- The true meaning of Scripture is the meaning the original readership would have understood by the words the inspired authors used. Note that this doesn’t concern itself with the ‘original intent’ of the author, which can raise the question of how we can know what a dead author intended. Rather, this is about the original meaning of the words he chose, according to the grammatical and historical context. Hence this is often called the grammatical-historical approach to Scripture, and is analogous to the ‘originalist’ or ‘textualist’ approach to US constitutional law. That is, even if we don’t know the intent of the writer of the law, we can know what the words meant to those who voted on them and to the people of the time. This has been explained many times, including the classic Should Genesis be taken literally?
As for the term ‘literally’, you seem to be using it to mean ‘woodenly literalistic’, denying any figurative language even when the text teaches it. In contrast, medieval and patristic interpreters used the term ‘literal’ to mean the grammatical-historical understanding, which could include a figurative meaning if that’s what the text taught. Thus to them, the ‘literal’ meaning of the ‘the windows of the heavens were opened’ (Genesis 7:11) would include its metaphorical usage for a massive rainfall. Rather, the ‘literal’ meaning was contrasted with a spiritualized or mystical meaning not grounded in the text.1,2 And later, the great Reformer and Bible translator William Tyndale (1494–1536) affirmed the same:
Thou shalt understand, therefore, that the scripture hath but one sense, which is but the literal sense. And that literal sense is the root and ground of all, and the anchor that never faileth, whereunto if thou cleave, thou canst never err or go out of the way. And if thou leave the literal sense, thou canst not but go out of the way. Nevertheless, the scripture uses proverbs, similitudes, riddles, or allegories, as all other speeches do; but that which the proverb, similitude, riddle or allegory signifieth, is ever the literal sense, which thou must seek out diligently.3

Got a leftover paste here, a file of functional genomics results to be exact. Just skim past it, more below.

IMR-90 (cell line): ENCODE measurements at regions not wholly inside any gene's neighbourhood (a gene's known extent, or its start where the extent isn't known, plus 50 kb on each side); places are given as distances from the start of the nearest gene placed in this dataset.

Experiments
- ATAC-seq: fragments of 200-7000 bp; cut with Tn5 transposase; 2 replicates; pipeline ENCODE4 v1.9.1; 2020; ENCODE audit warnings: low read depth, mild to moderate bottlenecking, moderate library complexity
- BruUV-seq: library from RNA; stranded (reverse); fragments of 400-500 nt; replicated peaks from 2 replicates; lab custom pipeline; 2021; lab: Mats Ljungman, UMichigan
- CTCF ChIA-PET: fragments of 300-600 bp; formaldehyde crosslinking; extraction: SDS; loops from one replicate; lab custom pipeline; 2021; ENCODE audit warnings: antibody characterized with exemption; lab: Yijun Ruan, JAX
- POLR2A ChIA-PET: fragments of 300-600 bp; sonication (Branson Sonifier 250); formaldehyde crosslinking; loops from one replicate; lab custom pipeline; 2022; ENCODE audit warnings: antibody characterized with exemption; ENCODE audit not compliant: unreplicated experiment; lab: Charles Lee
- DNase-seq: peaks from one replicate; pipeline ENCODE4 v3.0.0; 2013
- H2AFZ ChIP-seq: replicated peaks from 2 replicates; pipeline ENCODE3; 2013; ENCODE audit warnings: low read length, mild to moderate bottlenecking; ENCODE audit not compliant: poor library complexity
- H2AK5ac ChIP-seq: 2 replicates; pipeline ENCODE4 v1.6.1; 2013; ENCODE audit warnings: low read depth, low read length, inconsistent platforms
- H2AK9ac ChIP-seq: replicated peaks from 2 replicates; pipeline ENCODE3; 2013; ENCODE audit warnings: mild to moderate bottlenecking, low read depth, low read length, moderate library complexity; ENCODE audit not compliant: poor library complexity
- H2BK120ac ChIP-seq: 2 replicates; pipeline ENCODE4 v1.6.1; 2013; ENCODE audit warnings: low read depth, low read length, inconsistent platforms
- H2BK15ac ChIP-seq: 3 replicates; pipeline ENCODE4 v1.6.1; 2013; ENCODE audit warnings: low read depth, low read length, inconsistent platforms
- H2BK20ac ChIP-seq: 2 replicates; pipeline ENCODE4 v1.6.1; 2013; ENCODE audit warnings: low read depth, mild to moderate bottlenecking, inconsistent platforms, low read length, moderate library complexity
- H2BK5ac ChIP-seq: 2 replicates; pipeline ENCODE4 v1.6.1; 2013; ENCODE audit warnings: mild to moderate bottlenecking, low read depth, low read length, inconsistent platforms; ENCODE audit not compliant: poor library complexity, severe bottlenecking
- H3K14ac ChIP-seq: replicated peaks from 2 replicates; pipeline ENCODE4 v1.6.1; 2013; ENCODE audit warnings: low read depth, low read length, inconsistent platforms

It is significant on this first Sunday in Lent (9th Mar) the lectionary readings for the temptations of Christ include passages from Genesis about Adam and Eve’s temptation.
That is indeed significant—precisely because the Bible regards this temptation as a real event. In two very significant passages in Romans 5 and 1 Corinthians 15, Paul contrasts the sin of “the first man, Adam”, which brought death, with the righteousness of Jesus, “the second man” and “the last Adam”, who brought Resurrection from the dead. See our classic article First Adam—Last Adam: Both are vital to the Gospel … but exactly how? as well as deeper exegetical articles by a New Testament specialist: Romans 5:12–21: Paul’s view of literal Adam and Christ as the last Adam: Paul’s use of the Creation narrative in 1 Corinthians 15. Indeed, the Bible repeatedly links death with sin: “the wages of sin is death” (Romans 6:23), “the last enemy to be destroyed is death” (1 Corinthians 15:26), but your long-age dogma places death, both human and animal, before sin, thus disconnecting the biblical sin-death link. But if there is no connection between death and sin, then how could Christ’s death pay for our sin? See also The Fall: a cosmic catastrophe.
Serious exegesis leads the reader to a deeper understanding of the human duty to resist temptation while a pilgrim on the way to the Cross at the end of Easter.